Antarctic Christo

We choose this article from Domus archive because the words of Tommaso Trini, art critic and art historian, still fit with the last artist’s work, conceived in 1970, Floating Piers, just opened to the public on Lago d’Iseo, Italy.  

Christo, Le bianche scogliere e l’immaginazione luminosa
This article was originally published on Domus 483 / February 1970


At Little Bay, on the coast near Sydney, October brought a soft covering of nylon that shrouded the edge of the continent where it falls off into the waves of the sea. A hurricane skinned the rocks alive, but it didn’t last for long. A wind that whistled like a cat continued for a month to work its way under the sails of the sheeted reef causing shock after shock of electric ripples. And all the lazy ants on vacation were saved from the clutches of death thanks to the respiration of the polypropylene fabric. Once again it was a matter of art with ali the manna of imagination, but this time on a rather special scale. In Australia, this was the October of the “wrapped coast”. No, just yet we haven’t discovered a style adequate for the description of Christo’s adventures. A raging style perhaps for the rage of these solitary labors of Hercules that are also a mad, mad business enterprise in high-finance acrobacy on the part of Seven Wonders Lld., as well as an adventure in modern-day monomania. It doesn’t even seem to me that there is any longer any reason to be amazed – Christo manages to pull it off, and he’s making us get used to his ability to pull it off. His notion of the impossible, which is the simple idea of that Unknown who always makes us say “oh, but that’s impossible”, and which is also the back-bone of ali of his art – well by now this idea finds us ready to accept it.

Christo, Little Bay, 1970
Christo, Little Bay, 1970. Image originally published on Domus 483
For Christo, the impossible – to package a mile of coast – is very possible. But what is his next “impossibility” going to be? In these pages, it has already been noted that what is most striking about Christo is that his immense and costly projects are not utopian. They quite regularly turn into reality. It has also been noted that Christo has enriched the concept of art with several new notions – the notions of “challenge”, “success” and “failure”, for example. For me, the most exciting part of the whole affair is the way in which this Bulgarian artist from New York presents himself with a continuous dare, and the way in which he materializes the notion of continuously going beyond oneself – which is one of the unverifiable laws of the creative process Within his work, Christo makes this principle visible – macroscopically visible. From the empaquetage of the Bern museum to the blow-up phallus at Kassel, to this superpackage in the pocket of the kangaroo, we have a crescendo in terms of difficulty above the basso continuo of a single obsessive theme. And the other projects that Christo has already established, from the empaquetage of a skyscraper to the mind-boggling pyramid of oil bins, already represent an even more magniloquent chorus of this Te Deum to the impossible.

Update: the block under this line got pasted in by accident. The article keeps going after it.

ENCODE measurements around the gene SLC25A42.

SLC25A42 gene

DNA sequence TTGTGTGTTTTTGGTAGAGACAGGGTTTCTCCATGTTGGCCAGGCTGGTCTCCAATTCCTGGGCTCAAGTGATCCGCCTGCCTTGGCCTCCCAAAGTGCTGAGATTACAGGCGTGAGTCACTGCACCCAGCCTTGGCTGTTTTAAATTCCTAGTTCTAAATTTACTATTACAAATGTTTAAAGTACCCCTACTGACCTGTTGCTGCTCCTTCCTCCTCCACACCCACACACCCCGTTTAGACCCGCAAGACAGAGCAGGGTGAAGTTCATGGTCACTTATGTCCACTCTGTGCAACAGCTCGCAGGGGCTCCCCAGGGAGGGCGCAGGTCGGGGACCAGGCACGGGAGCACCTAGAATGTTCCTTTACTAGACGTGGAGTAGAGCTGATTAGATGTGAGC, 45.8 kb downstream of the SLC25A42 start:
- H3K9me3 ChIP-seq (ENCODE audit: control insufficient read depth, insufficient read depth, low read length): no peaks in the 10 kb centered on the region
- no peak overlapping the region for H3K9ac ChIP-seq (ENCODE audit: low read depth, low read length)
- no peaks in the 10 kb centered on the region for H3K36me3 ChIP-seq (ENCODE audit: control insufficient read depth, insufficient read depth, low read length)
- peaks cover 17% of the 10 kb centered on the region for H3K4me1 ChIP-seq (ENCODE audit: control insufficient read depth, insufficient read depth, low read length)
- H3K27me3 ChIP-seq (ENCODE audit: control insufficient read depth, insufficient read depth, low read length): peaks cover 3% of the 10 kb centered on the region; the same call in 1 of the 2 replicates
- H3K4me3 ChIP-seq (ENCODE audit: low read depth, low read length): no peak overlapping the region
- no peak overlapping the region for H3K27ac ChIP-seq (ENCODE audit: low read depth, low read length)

Christo, Little Bay, 1970
Christo, Little Bay, 1970. Image originally published on Domus 483

We are in the presence of an art at level that is giving us clear indications of the over-hangings to be surmounted what we’re concerned with here is not the evolution of art, or the bypassing of artistic tendencies, but rather the formulation and definition of conflict and struggle within the terms of an individual adventure. In addition to his capacities for formal invention, Christo shows us that the possible meaning of what we call art is a matter of the free choice of aims and objectives – the aims and objectives that non-artists know only in terms of imposition, and in this sense he de-mythicizes everything that is done in its name. There is in fact, nothing mythical in the colossal work of Christo. This perhaps is the point that must most often be repeated - the realization of Christo's work depends only and entirely upon the will and energy of the artist himself.

When the Australian firm Alcorso-Sekers Fabrics offered him the three-thousand dollar prize that is usually given to an Australian artist so that he can get to know something of the outside metropolitan world, Christo replied with the project for the “wrapped coast” – a project to be performed to the tune of one-hundred and -twenty-thousand dollars. The Aspen Center of Contemporary Art came through with another ten thousand, and Christo had to dig up the rest through collectors and by obtaining materials at cost. These details serve, perhaps, lo indicate the magnetic power that the “escalation” of these projects has upon our cultural institutions. Still another result: the laws of the market and the laws of capitai value are turned topsy-turvy without the excuse or the compensation of technical or scientific research. The compensation remains within the domain of the aesthetic and is entirely contained in the adventurous construction of these white reefs in the work of those who did the job, and in the imagination of the man who conceived it.

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